Seven Major Causes of Vocal Problems in the Male Upper Passaggio
Outlined above are the exact causes of imbalance in the male voice upper passaggio. Tenors are especially concerned about this range because of the high tessitura required for this type of voice. However, if the lower male voices do not learn to manage this range, the result can be the shaking solar plexus creating a vocal wobble. This characteristic is usually noticeable in older voices, but it has little to do with age and more to do with incorrect production.
It is important to address each of the seven causes individually in order to understand the male voice protection clearly.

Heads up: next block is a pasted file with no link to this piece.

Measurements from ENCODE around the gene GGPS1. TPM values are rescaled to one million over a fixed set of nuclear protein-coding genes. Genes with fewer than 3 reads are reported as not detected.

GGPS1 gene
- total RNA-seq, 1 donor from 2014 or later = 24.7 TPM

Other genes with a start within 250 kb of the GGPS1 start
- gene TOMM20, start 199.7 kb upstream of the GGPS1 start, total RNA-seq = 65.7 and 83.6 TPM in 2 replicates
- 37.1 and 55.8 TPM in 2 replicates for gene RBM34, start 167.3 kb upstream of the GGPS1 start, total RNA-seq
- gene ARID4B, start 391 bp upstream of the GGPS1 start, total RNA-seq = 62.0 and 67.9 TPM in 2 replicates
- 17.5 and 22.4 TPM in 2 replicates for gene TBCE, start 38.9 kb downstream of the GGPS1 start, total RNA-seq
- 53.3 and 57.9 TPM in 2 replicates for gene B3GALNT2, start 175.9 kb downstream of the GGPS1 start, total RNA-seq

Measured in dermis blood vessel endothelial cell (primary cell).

There is no doubt that this vocal protection is connected to an acoustical release that is a direct result of a free throat. This free throat space is reflexive as the vowel is strengthened (strong vowel in the high and wide palate) and altered properly. The correct laryngeal tilt in the middle register allows the singer to feel a release in the root of the tongue thus allowing ease into the high range. The resulting acoustical release in turn allows for a healthy balance of upper and lower overtones within a singer's vocal production. The correct feeling or sensation is one in which the voice seems to be somewhat contained in the body, yet drawing out of the body under its own energy. Singing becomes mainly an internal feeling, not an external one. Most often, if a singer feels as though he or she is getting the voice "out there", the result is a closed throat from pushing too much breath pressure through the larynx. In younger singers this type of production can sound quite acceptable, but vocal problems will develop later over the years. Remember Garcia's "Inhalare la voce" or "inhale the voice". This is a critical part of the male voice upper passaggio.